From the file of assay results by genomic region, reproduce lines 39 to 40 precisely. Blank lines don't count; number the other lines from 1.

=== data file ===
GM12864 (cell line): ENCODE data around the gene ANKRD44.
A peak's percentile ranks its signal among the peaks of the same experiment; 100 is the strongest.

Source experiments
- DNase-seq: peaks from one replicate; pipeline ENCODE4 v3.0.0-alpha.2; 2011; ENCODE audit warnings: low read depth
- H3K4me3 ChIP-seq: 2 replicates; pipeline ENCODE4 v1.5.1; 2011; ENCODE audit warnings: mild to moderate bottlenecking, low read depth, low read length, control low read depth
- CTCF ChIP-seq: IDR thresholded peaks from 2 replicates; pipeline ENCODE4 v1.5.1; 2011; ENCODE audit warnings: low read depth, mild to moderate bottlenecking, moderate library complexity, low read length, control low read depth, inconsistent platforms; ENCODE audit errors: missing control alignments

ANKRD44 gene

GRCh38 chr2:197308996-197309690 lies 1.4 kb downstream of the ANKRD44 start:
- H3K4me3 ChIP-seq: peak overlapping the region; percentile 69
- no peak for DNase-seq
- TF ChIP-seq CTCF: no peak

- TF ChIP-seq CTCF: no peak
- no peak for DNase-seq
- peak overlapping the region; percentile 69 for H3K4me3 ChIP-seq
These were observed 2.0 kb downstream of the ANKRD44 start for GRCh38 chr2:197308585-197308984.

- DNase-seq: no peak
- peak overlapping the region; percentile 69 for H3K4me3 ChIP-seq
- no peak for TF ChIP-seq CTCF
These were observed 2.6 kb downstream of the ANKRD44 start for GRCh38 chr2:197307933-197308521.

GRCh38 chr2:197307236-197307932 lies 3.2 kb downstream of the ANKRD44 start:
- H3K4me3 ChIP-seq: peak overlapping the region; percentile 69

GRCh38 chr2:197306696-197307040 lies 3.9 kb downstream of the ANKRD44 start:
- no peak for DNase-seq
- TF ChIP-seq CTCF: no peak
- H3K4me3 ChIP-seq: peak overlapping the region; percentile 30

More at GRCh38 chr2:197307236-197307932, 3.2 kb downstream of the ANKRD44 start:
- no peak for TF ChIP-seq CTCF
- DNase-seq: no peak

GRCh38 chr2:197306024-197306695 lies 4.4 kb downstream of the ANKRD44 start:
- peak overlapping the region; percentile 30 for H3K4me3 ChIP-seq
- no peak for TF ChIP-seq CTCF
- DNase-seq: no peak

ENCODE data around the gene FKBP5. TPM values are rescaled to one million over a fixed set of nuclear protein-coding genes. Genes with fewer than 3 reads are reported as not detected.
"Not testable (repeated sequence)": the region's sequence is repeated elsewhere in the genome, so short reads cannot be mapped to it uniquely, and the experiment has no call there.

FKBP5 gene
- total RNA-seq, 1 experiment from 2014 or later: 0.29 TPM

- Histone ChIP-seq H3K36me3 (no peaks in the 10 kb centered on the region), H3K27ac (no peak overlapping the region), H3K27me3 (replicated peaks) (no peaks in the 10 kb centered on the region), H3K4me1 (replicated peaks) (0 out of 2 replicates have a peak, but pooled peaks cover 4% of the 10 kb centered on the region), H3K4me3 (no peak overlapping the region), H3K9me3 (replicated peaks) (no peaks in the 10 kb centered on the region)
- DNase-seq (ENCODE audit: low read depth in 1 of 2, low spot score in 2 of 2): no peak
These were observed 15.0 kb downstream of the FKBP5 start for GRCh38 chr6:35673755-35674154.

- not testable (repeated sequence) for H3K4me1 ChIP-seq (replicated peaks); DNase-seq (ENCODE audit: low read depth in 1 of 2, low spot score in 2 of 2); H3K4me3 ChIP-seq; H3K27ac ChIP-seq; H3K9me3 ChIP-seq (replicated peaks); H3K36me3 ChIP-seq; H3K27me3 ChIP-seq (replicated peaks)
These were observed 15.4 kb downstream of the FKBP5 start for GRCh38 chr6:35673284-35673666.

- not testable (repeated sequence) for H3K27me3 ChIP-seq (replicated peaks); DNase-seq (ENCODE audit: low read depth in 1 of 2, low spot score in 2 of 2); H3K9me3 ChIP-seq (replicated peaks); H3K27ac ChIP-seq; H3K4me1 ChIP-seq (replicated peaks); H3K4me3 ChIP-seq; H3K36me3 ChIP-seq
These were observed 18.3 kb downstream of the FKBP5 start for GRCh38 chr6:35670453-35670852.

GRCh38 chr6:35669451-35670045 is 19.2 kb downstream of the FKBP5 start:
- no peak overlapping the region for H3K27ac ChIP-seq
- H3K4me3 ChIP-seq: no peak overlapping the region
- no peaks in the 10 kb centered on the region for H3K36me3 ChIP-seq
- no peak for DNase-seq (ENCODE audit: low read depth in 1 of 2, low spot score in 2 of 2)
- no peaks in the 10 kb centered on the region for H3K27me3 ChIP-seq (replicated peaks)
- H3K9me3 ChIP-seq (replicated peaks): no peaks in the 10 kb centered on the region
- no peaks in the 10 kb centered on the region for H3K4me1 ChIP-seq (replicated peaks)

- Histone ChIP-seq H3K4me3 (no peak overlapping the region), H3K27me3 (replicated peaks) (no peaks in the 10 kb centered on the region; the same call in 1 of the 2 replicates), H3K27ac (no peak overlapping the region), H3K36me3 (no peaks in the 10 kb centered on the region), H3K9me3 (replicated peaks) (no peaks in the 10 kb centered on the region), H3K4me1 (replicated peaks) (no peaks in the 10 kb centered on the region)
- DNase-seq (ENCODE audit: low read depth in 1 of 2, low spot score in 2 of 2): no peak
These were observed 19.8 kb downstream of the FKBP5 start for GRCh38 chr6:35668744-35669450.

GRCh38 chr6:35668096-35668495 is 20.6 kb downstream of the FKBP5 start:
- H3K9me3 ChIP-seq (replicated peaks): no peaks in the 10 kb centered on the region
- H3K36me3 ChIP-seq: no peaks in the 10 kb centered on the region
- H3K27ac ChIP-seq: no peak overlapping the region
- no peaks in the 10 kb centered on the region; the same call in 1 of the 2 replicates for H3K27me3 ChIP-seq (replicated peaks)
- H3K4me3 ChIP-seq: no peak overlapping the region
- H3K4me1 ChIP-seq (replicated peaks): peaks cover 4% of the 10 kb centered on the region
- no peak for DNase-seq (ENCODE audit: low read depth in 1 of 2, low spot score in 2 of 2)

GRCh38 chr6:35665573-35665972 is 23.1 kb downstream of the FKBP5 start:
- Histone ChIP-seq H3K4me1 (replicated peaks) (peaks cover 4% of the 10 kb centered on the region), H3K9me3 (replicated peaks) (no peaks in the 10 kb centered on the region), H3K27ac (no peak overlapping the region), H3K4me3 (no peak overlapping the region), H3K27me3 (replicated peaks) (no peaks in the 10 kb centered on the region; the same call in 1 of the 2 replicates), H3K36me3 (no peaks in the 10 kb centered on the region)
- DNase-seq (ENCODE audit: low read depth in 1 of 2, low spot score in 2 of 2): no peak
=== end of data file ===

These were observed 15.0 kb downstream of the FKBP5 start for GRCh38 chr6:35673755-35674154.

- not testable (repeated sequence) for H3K4me1 ChIP-seq (replicated peaks); DNase-seq (ENCODE audit: low read depth in 1 of 2, low spot score in 2 of 2); H3K4me3 ChIP-seq; H3K27ac ChIP-seq; H3K9me3 ChIP-seq (replicated peaks); H3K36me3 ChIP-seq; H3K27me3 ChIP-seq (replicated peaks)